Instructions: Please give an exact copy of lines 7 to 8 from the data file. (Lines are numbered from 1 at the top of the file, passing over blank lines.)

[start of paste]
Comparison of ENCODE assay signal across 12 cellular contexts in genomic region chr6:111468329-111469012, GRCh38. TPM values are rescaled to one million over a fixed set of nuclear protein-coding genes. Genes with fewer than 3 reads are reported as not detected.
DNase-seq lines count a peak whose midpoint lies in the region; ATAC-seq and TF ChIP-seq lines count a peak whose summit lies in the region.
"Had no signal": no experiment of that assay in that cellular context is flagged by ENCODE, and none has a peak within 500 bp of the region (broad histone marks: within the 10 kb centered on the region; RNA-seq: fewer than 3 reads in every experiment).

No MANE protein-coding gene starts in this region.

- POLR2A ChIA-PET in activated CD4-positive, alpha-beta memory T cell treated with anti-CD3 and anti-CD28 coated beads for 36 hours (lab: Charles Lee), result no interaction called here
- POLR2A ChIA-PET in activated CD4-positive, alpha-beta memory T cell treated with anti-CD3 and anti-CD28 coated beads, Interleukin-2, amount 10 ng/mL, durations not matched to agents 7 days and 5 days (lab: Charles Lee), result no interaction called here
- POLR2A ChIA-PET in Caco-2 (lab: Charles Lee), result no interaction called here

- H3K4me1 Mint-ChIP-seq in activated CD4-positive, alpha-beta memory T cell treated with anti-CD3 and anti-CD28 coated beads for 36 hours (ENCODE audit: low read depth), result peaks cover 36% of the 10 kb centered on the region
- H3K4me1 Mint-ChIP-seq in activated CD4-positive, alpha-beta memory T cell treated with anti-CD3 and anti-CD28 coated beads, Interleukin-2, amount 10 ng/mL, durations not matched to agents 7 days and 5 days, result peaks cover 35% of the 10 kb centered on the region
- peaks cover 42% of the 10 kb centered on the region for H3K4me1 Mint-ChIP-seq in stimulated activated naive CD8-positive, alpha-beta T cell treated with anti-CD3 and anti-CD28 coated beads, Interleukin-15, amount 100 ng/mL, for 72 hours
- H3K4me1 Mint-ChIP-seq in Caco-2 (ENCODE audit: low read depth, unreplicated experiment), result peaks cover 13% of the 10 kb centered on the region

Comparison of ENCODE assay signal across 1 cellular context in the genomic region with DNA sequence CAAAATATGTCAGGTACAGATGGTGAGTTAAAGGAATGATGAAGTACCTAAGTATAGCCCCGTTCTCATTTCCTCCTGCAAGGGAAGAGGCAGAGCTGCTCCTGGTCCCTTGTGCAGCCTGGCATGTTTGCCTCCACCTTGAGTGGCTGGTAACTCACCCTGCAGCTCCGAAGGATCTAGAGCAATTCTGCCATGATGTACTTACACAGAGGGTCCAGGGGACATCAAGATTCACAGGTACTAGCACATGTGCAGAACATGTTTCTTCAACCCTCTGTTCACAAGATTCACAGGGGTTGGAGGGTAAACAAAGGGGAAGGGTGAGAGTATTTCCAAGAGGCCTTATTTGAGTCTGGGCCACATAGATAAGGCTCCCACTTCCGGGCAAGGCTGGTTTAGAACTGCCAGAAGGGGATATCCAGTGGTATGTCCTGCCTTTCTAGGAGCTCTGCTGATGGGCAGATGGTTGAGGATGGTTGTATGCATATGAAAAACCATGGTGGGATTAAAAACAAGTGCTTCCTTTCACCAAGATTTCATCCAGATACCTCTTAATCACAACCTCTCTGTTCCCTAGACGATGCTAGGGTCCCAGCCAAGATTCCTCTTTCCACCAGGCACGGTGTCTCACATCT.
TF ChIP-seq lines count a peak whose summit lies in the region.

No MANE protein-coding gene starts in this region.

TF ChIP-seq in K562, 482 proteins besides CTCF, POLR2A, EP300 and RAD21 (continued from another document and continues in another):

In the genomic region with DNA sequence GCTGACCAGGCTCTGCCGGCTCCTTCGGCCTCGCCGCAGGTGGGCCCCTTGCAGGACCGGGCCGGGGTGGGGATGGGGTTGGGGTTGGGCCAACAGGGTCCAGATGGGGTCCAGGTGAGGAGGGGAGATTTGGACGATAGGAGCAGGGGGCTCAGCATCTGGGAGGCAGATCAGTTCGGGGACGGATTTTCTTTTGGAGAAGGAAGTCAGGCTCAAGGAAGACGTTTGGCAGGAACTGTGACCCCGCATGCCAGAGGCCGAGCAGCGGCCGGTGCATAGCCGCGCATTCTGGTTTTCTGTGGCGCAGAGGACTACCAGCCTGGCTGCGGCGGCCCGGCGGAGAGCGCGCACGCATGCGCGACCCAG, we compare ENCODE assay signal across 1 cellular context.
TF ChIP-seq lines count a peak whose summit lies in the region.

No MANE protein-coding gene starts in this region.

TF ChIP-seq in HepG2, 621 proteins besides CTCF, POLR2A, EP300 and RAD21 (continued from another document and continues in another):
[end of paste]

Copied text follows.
- POLR2A ChIA-PET in Caco-2 (lab: Charles Lee), result no interaction called here

- H3K4me1 Mint-ChIP-seq in activated CD4-positive, alpha-beta memory T cell treated with anti-CD3 and anti-CD28 coated beads for 36 hours (ENCODE audit: low read depth), result peaks cover 36% of the 10 kb centered on the region